As mentioned in my last post, Sherman Library & Gardens has a special exhibit running until mid-September. While the primary purpose of my visit last Saturday was to attend the Plant-o-rama sale, my secondary objective was to check out the greenHOUSE exhibit, which features "rooms" inserted into garden settings.
First up is the Bedroom.
|The bed and its wood canopy frame sits adjacent to the the garden's large lath shade house. (Sherman's lath house was the inspiration for my garden's own much smaller structure.)|
|View from the foot of the bed|
|There wasn't a list of the plants that made up this creation but my guess is that the mix includes: Ipomoea barbatas (sweet potato vine), tuberous Begonias, Centranthus ruber, Digiplexis 'Illumination Flame', and red-flowered Arctotis. I thought the maroon foliage plant could be an Alternanthera like 'Brazilian Red Hots' but I'm not at all confident of that.|
The Formal Dining Room was perhaps the most elaborate display.
|Notice the utensils used in the table settings! Large terracotta pots planted with boxwood shrubs served as chairs.|
|View of the table from the other end. A friend identified the shrub with the golden foliage for me earlier - I think it's Ligustrum sinense 'Sunshine' but my memory isn't entirely reliable. I believe the purple-leaved plants are basil. |
|I recognized the plants included in the centerpiece as tuberous Begonias, Physalis (tomatillos), Echinacea (coneflowers) and Tropaeolum majus (nasturtiums)|
|Edibles planted behind the dining table included artichokes and corn|
The 3-piece Lavatory was spread out within what's generally known as the Sun Garden.
|The mirror-topped sink was very popular with visitors taking photos. I picked a vantage point that captured a spectacular Tibouchina heteromalla in lieu of my face. Other plants surrounding the sink included Delphinium, Digitalis purpurea, an Eryngium of some kind, and Senecio candicans 'Angel Wings'.|
|More views of the Tibouchina. I grew T. urvilleana in my former garden but it was rangy. There were 2 in my current garden when we moved in but one after the other died out during our earlier drought. I adore T. heteromalla but I can't justify planting it in my garden given the water it requires.|
|Another important lavatory piece sits in the middle of the garden's pond, largely blocking garden mascot, Sherman the otter, in the background. The little girl viewing the toilet on the right looked perplexed.|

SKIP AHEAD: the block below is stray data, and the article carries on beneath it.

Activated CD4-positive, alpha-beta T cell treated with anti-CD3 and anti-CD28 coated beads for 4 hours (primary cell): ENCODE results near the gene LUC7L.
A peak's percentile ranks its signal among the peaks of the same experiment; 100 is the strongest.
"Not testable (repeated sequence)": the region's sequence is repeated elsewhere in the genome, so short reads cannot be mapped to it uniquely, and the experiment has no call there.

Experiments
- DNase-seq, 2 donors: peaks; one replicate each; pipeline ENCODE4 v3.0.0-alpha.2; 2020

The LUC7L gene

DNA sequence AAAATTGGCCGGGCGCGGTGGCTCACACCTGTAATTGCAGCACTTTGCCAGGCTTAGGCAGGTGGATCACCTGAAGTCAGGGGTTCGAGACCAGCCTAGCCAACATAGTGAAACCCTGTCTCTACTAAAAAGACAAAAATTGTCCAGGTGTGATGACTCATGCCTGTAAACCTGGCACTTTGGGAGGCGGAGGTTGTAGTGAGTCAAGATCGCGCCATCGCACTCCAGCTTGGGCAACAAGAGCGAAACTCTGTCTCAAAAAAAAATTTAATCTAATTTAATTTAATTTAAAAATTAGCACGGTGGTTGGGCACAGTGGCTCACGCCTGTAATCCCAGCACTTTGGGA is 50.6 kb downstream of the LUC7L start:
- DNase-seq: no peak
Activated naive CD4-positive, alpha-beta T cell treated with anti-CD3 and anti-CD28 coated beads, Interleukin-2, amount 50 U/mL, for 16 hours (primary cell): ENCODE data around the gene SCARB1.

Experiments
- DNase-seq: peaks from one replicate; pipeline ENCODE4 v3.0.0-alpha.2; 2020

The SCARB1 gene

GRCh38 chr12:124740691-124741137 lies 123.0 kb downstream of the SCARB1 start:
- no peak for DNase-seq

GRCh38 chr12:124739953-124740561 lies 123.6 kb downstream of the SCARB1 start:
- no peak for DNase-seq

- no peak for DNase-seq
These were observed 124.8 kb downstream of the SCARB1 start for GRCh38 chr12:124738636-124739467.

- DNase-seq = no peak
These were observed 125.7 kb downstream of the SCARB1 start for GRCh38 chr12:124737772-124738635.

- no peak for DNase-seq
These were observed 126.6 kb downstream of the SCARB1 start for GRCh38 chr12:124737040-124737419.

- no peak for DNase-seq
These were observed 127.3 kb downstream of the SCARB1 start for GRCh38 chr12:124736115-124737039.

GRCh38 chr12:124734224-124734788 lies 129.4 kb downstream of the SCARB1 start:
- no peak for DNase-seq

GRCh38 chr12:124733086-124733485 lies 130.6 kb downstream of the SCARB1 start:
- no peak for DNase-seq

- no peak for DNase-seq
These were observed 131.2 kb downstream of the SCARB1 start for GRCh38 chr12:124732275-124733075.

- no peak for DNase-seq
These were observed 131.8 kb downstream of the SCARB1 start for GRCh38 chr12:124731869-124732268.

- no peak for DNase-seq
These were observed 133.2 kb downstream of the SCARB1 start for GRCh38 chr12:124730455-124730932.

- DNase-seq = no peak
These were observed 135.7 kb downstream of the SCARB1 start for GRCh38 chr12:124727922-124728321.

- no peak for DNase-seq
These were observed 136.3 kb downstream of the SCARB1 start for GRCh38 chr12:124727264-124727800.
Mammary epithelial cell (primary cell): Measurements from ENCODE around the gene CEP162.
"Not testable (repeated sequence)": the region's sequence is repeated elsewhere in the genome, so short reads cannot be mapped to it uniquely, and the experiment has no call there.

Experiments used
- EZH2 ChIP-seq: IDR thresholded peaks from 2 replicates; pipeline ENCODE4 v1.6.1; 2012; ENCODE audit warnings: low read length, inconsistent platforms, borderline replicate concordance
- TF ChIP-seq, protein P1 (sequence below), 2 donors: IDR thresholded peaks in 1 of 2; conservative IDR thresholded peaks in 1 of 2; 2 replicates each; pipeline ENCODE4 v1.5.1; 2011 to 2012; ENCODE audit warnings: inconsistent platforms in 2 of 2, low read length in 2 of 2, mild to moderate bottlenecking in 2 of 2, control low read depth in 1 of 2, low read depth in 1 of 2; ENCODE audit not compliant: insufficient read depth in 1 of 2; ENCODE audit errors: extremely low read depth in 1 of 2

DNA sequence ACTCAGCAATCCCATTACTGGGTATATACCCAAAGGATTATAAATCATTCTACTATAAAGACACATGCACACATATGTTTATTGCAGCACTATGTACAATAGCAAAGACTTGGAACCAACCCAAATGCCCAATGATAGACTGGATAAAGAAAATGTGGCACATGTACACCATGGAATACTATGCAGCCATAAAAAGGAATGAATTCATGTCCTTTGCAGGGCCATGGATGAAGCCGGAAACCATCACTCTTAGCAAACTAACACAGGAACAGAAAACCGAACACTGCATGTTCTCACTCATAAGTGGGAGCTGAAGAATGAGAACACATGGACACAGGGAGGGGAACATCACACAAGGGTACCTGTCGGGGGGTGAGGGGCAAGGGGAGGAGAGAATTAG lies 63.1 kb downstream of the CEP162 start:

|Another view, showing off the mossy toilet paper. Plants in this area included Acanthus, Cleome, Delphinium, Digitalis, and water lilies of some kind. |
|The nearby tub included more water plants|
I almost missed the Music Chamber, tucked into a corner within the Shade Garden.
|The moss-covered piano is surrounded by ferns, including small and large-leaved Adiantum (maidenhair ferns) and Platycerium (stag horn ferns), as well as a variety of Begonias|
|Close up of the Begonias|
The Parlor was low-key but popular with families taking photos.
|I never got a good enough look at the flowers planted in the drawers of the fuchsia-colored side tables to identify them|
The last room was the Study, located next to the Succulent Garden.
|Moss and small succulents were the main elements used to dress the space, including the books on the shelves|
|If it'd been up to me, I think I'd have planted a spiky Agave in the seat of that chair but then that might have posed safety concerns|
The exhibit was inventive and fun. It reminded me of an exhibit put on in early 2020 at RHS Wisley in the UK. Referred to alternatively as The Monstera Mansion or the Giant Houseplant Takeover, it featured tender plants occupying rooms within Wisley's glasshouse. It was open from late January through March 1, 2020, just as the pandemic was gaining steam. I'd have loved to attend in person but was consigned to virtual tours via various online publications. Each featured somewhat different photos but, if you didn't get a see the exhibit in one way or another, you can find links to a few sources here, here, and here.
Enjoy your weekend however you may be spending it!
All material © 2012-2021 by Kris Peterson for Late to the Garden Party